Landowners in Madison County built elaborate barbed wire fences that attach to public bridge abutments with the purpose of keeping fishermen, floaters and recreationists from accessing public streams. In 1995, following loud complaints from the public, Madison County Commissioners enacted an ordinance which forbade this activity. In 1996, Madison County Commissioners were sued by landowners who said the ordinance was a taking of private property without compensation, and in 1997, the Commissioners rescinded the ordinance. Then, in 2004, the Commissioners gave permits to landowners to attach fences to bridges and required sportsmen to pay for construction of gates or stiles to allow access, and pay for public education to teach recreationists about their responsibilities. These unfair requirements so angered fishermen that the Commissioners rescinded the permits. By June, 2004, Madison County Commissioners had been sued twice by landowners determined to deny the public access. County bridge right-of-ways have traditionally been used by fishermen as long as they stay within the high-water mark. The Department of Fish, Wildlife and Parks asked the Montana Attorney General for an opinion on the issue.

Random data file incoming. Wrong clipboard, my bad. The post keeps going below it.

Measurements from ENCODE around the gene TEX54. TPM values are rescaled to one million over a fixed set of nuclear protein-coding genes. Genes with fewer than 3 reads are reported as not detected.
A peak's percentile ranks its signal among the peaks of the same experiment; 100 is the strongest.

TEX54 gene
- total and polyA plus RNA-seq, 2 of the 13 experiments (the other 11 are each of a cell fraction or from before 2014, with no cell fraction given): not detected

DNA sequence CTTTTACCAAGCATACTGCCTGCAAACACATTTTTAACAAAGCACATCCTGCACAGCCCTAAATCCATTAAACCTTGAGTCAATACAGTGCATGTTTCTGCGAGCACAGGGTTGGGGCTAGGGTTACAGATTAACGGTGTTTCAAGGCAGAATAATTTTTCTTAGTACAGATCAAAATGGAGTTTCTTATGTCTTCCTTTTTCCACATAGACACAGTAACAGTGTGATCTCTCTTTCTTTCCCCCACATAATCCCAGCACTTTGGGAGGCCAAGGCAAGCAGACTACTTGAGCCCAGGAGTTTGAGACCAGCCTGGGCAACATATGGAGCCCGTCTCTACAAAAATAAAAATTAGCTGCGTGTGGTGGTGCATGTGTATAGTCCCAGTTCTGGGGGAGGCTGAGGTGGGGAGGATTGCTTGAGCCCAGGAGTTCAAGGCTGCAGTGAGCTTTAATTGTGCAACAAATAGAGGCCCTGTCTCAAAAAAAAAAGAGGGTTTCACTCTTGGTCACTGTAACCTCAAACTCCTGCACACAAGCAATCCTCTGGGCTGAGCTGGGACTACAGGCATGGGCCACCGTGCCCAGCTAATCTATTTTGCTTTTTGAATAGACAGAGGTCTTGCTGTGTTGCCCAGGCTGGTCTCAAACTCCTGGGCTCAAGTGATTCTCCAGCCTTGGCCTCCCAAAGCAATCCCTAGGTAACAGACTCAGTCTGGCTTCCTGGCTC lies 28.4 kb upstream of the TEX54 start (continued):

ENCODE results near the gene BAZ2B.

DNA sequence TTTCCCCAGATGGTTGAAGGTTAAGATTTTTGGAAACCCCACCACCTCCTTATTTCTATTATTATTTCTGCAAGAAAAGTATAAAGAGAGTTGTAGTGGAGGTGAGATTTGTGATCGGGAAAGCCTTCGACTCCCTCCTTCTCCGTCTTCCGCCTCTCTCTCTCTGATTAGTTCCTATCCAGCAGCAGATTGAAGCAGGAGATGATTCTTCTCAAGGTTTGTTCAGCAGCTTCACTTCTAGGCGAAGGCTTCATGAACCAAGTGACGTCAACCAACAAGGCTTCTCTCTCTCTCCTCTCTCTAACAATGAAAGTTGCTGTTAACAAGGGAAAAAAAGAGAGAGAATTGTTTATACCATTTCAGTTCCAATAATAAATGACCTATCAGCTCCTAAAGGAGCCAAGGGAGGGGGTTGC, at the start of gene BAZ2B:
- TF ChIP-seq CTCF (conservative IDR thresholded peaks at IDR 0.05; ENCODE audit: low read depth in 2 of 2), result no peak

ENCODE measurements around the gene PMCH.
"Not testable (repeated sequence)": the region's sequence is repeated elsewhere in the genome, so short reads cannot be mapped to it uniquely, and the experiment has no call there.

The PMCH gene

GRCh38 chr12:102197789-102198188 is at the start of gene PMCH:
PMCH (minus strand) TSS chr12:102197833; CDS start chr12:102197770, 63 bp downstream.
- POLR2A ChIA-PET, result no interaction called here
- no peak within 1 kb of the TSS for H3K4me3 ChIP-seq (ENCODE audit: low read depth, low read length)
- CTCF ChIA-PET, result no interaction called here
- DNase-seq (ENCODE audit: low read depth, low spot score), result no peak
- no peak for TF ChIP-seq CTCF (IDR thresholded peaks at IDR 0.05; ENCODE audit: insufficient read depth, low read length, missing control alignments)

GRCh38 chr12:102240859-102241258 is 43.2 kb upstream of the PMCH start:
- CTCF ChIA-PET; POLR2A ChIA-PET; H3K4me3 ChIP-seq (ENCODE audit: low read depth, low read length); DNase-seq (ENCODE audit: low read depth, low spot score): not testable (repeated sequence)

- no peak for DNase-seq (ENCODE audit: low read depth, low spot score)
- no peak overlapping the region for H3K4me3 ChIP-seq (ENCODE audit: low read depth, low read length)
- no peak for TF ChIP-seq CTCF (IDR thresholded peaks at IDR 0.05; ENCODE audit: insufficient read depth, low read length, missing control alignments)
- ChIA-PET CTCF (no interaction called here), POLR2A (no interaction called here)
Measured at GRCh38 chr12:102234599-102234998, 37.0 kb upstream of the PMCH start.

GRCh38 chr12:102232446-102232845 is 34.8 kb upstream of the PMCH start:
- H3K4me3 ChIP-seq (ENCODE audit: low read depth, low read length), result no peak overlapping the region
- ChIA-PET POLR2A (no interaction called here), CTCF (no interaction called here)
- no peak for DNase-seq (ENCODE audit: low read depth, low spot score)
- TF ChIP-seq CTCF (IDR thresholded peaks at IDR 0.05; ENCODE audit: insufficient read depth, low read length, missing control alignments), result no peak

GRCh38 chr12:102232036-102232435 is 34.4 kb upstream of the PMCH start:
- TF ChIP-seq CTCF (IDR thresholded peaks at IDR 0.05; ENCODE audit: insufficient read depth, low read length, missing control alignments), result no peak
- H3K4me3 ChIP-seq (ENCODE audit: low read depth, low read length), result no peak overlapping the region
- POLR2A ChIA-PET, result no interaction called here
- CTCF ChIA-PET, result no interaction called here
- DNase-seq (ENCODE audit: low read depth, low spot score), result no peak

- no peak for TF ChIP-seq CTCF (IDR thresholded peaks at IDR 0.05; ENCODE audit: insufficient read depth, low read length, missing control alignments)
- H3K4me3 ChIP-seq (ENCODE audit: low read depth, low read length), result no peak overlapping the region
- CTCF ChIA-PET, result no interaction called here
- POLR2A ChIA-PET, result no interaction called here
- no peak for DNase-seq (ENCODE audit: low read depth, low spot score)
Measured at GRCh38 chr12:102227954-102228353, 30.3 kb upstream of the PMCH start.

Attorney General Ruling

In May, 2000, Attorney General Joe Mazurek ruled that County Commissioners have the power to compel landowners to remove barbed wire, orange paint and “No Trespass” signs, used to keep people from accessing streams along county bridges. The right of access is limited to the road or bridge right-of-way.

  • Use of county road right-of-way to access streams and rivers is consistent with the reasonable incidental use and the public’s right to travel on county roads.